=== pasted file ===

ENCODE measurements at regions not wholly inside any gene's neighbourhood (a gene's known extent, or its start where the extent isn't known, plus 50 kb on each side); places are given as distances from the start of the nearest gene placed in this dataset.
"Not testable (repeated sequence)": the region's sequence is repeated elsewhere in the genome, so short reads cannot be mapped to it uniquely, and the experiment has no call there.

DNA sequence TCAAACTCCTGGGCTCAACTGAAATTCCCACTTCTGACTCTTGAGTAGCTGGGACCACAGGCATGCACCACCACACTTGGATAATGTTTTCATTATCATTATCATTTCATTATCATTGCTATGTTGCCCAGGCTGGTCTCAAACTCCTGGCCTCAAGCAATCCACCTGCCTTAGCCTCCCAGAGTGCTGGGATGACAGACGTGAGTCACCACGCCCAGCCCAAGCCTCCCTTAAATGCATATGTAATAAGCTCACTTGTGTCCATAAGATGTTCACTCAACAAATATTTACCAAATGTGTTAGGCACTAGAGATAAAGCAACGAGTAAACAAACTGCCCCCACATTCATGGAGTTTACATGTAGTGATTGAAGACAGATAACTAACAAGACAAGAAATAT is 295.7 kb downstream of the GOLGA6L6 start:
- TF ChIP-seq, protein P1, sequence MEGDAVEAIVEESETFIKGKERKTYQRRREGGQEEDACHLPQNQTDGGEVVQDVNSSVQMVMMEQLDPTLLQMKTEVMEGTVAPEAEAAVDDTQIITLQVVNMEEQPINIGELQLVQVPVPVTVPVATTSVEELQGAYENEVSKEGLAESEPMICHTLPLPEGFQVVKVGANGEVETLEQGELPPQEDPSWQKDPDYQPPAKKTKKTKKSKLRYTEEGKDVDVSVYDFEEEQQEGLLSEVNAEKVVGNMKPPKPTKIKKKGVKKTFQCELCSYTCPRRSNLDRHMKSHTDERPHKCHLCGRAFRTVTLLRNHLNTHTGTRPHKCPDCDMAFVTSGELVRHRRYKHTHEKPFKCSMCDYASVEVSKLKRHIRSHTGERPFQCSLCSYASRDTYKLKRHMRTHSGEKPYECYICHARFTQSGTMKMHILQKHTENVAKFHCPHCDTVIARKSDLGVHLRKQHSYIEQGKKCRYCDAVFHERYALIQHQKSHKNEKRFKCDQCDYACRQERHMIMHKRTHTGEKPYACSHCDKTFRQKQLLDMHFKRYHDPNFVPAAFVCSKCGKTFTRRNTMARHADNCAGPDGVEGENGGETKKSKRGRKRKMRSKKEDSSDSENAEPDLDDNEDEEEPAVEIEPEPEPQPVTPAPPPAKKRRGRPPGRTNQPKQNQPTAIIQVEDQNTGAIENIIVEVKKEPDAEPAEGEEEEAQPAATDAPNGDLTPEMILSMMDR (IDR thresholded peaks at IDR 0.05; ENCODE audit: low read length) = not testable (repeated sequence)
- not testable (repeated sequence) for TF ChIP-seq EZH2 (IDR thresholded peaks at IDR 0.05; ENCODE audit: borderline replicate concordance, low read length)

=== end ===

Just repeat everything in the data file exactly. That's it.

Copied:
ENCODE measurements at regions not wholly inside any gene's neighbourhood (a gene's known extent, or its start where the extent isn't known, plus 50 kb on each side); places are given as distances from the start of the nearest gene placed in this dataset.
"Not testable (repeated sequence)": the region's sequence is repeated elsewhere in the genome, so short reads cannot be mapped to it uniquely, and the experiment has no call there.

DNA sequence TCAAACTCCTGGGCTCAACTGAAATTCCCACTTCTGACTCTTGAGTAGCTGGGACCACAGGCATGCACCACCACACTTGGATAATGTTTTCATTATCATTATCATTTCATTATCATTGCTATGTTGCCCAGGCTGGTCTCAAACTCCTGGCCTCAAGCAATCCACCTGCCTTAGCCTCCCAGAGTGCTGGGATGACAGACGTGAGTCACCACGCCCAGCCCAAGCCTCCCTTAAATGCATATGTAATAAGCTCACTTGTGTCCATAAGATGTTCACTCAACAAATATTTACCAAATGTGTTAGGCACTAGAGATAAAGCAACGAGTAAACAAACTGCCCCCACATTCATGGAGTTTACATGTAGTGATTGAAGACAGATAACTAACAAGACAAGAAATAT is 295.7 kb downstream of the GOLGA6L6 start:
- TF ChIP-seq, protein P1, sequence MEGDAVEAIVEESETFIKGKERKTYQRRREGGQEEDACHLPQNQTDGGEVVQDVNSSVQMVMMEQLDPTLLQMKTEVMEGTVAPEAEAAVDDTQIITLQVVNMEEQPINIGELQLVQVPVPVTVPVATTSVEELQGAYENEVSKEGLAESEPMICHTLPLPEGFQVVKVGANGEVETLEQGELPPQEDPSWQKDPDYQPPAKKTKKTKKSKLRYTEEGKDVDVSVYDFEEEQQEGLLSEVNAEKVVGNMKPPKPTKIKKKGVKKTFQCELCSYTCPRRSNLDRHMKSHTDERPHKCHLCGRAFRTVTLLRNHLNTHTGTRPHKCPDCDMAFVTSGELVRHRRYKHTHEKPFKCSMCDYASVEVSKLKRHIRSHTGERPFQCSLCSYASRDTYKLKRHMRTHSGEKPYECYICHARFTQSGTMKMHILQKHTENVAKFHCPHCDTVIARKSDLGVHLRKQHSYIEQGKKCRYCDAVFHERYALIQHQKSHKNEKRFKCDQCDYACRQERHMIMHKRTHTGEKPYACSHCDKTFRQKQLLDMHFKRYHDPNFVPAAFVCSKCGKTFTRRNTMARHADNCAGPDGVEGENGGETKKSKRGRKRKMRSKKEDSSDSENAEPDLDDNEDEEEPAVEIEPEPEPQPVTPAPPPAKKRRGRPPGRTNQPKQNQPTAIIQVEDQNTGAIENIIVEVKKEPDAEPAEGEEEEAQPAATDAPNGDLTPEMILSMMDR (IDR thresholded peaks at IDR 0.05; ENCODE audit: low read length) = not testable (repeated sequence)
- not testable (repeated sequence) for TF ChIP-seq EZH2 (IDR thresholded peaks at IDR 0.05; ENCODE audit: borderline replicate concordance, low read length)